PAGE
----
The Queen will today formally open the final session of this parliament.
We’re already into its fifth year, though this won’t be the fifth session. That’s because the coalition government turned the first session into a marathon sitting that ran from just after the general election in May 2010 right through to May 2012.
The official reason for this change was to align all future state openings with the month of the next general election (May 2015), instead of keeping it in its traditional berth of November or December.
The unofficial reason was to give the coalition a chance to push through its most radical/contentious legislation without fear of bills running out of time and failing to make it into law (as almost happened with the NHS shake-up in England).
All of this means we’re about to begin the fourth session of this parliament, not the fifth. But if you’re feeling a distinct lack of excitement or interest at its onset, I don’t blame you. The fifth year of a five-year parliament is one that history suggests will be largely free from constructive debate and law-making, and instead will be mostly occupied with wrangles, hold-ups and dead-ends.
We’ve had four examples of five-year parliaments in the last 50 years.
Three have ended with the House of Commons’ reputation at a very low ebb, matters of internal party politics taking precedence over the state of the nation, and a sense of all momentum fizzing out well before polling day.
The most recent example was the Labour government of 2005-10. Its final 12 months were dominated by the MPs’ expenses scandal, including the resignation of the Speaker, plus two failed coups by Labour MPs to replace Gordon Brown as prime minister and the Chilcot inquiry into the Iraq war. Hardly any major legislation was passed, save the 2010 Equality Act.
The one before that was the Conservative government of 1992-97. Its last 12 months were similarly barren in terms of legislation, being most notable for the row over MPs voting themselves a 26% pay increase, the split in the Tory party over Europe, the divorce of the Prince of Wales and Princess Diana, and the complete erosion of the government’s majority, leaving John Major prime minister of a minority administration relying wholly on Ulster Unionist MPs for survival. It was the longest peacetime parliament since the Quinquennial Act of 1911 reduced the maximum possible length of British parliaments from seven to five years.
A third example was the Labour government of 1974-79. This didn’t run quite the full five years, ending six months before an election would have to take place. But it too petered out against a backdrop of a government having lost its working majority and inter-party squabbling over parliamentary procedures, this time over the collapse of a Labour-Liberal pact as well as devolution referendums in Scotland and Wales. The election was triggered when the government was defeated on a vote of confidence.
Note that each of these three five-year parliaments ended with the government going on to lose the subsequent general election.
The fourth example from the past 50 years bucks this trend. The Conservative government of 1987-92 concluded with an election won by the same party, though with a majority reduced from 102 to 21. Historians love to ponder what may have occurred had Margaret Thatcher not been replaced as prime minister at the end of 1990 with John Major. All we have to go on are the facts, however, and they suggest that a new face in 10 Downing Street, plus victory in the Gulf War in 1991 and the scrapping of the unpopular poll tax, gave the end of this parliament a dynamism and freshness others lacked.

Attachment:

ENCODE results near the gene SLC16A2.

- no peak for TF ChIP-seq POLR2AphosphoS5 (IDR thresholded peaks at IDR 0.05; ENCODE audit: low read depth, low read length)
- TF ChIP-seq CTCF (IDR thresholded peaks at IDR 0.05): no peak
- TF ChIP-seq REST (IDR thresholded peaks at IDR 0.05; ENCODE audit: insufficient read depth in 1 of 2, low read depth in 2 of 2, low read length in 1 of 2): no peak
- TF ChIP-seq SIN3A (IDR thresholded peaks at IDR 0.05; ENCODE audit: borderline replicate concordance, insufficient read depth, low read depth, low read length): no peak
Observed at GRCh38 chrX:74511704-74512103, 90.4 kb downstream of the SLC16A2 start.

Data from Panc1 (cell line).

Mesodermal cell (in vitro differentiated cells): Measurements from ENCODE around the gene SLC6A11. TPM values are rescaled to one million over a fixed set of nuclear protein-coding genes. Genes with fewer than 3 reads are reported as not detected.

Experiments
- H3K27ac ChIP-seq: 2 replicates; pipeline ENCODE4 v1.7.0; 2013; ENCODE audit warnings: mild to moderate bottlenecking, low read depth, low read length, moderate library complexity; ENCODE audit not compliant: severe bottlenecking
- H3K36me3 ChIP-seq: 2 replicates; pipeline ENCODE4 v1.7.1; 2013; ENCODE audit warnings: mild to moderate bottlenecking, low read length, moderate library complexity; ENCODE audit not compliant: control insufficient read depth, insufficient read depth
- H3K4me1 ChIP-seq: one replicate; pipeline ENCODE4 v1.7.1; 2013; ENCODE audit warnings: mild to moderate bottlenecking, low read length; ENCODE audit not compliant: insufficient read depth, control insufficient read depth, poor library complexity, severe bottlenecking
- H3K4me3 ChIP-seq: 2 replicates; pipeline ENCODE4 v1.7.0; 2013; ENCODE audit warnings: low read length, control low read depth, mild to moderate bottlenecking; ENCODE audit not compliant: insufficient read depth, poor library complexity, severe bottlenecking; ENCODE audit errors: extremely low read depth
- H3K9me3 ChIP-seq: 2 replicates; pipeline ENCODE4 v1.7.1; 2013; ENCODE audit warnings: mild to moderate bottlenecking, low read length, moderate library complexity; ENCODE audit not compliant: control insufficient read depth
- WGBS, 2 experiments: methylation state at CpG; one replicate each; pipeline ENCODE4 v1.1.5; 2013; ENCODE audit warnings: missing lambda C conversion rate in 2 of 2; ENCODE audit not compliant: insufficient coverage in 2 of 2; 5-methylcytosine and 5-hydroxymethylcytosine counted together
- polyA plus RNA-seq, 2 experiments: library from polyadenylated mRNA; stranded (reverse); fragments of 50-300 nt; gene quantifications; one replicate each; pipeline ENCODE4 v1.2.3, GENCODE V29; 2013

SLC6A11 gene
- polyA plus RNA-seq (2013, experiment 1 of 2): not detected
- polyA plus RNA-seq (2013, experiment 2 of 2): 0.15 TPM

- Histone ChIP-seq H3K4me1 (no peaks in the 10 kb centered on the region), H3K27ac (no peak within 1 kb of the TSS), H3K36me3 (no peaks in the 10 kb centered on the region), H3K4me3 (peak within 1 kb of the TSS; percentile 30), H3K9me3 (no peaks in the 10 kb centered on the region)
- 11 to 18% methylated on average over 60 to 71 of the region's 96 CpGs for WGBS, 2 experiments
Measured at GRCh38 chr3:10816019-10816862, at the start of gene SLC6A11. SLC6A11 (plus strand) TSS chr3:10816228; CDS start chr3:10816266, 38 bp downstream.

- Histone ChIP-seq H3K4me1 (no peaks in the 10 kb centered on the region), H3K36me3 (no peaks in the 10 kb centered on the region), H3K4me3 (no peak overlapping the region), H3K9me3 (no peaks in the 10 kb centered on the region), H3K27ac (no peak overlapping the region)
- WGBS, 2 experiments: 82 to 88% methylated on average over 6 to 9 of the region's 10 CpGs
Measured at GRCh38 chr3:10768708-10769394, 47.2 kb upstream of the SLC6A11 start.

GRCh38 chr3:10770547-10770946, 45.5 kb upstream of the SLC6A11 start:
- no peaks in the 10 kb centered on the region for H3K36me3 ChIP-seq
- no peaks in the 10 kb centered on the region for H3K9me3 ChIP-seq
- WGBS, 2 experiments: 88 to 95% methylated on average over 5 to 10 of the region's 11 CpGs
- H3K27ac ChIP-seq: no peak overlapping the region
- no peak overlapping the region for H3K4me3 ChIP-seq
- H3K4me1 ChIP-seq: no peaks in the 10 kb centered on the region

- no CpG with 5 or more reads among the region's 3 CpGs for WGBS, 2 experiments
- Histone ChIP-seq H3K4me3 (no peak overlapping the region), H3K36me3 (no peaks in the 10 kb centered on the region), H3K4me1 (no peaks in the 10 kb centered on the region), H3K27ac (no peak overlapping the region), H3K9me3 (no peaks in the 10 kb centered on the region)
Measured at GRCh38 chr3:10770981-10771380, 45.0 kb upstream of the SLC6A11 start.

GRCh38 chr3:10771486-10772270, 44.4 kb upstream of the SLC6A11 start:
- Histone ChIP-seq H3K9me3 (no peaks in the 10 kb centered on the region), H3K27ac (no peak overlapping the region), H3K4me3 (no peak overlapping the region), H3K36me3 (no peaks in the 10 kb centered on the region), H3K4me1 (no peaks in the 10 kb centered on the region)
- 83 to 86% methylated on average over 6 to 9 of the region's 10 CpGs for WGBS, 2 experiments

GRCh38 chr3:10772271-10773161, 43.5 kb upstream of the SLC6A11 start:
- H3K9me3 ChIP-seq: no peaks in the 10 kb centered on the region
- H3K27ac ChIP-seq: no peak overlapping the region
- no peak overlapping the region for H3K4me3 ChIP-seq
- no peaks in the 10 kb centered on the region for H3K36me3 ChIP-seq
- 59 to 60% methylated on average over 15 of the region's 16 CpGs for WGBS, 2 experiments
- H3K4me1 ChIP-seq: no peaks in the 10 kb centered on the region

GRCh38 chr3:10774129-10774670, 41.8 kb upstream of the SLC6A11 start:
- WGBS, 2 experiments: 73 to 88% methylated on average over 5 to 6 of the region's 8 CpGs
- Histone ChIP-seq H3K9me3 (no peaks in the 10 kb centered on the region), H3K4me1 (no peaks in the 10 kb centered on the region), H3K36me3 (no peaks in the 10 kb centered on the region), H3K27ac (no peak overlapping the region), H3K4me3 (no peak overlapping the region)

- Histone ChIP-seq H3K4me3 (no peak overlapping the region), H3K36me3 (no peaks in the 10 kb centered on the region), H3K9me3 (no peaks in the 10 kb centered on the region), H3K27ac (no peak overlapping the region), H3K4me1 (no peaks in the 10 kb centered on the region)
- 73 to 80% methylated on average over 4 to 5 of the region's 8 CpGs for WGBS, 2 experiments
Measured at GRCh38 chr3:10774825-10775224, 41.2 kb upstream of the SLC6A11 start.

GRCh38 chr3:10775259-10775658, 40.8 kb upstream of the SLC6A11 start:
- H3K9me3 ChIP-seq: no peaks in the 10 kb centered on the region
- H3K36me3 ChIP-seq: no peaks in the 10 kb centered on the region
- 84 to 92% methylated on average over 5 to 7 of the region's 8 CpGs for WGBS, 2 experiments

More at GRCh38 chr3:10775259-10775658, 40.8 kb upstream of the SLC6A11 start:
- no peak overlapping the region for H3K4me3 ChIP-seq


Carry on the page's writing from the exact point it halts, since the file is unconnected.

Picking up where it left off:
Continuing further back in history, we come next to the Conservative government of 1959-64, the last 12 months of which kicked off with a contest to replace the sitting prime minister Harold Macmillan. The unlikely victor, Sir Alec Douglas-Home, presided over a year of Tory rebellions and by-election losses, a resurgent Labour party under its new leader Harold Wilson, a stalling economy and several nationwide strikes. Sick of election fever, Home announced in the spring of 1964 that polling day would not be for another six months: a tactic that may have made sense on paper, but which merely sent an already weary nation into near-total torpor.
Again, this five-year parliament was followed by the opposition winning the general election.
There are two more examples from the last 100 years: the Labour government of 1945-50, and the Tory government of 1924-29.
The latter conformed to the pattern of the sitting government losing the subsequent election. Stanley Baldwin’s Tory government, struggling with rising unemployment and the legacy of the 1926 general strike, was replaced with a Labour minority administration.
Labour’s 1945-50 government projected a similar air of fatigue towards the end of its days, but the party managed to win the next general election, albeit with a majority reduced from a massive 146 seats to just five. It limped on for a further 20 months before calling another election, which it promptly lost to the Tories.
In short, of the seven five-year parliaments Britain has endured during the past 100 years, five ended in election defeat for the government, while the other two saw landslide majorities reduced to a precarious size.
All but one (1987-92) ended with very little dignity, and to an assorted chorus of mud-slinging, resignations, dithering and emasculation.
Are you looking forward to the next 11 months?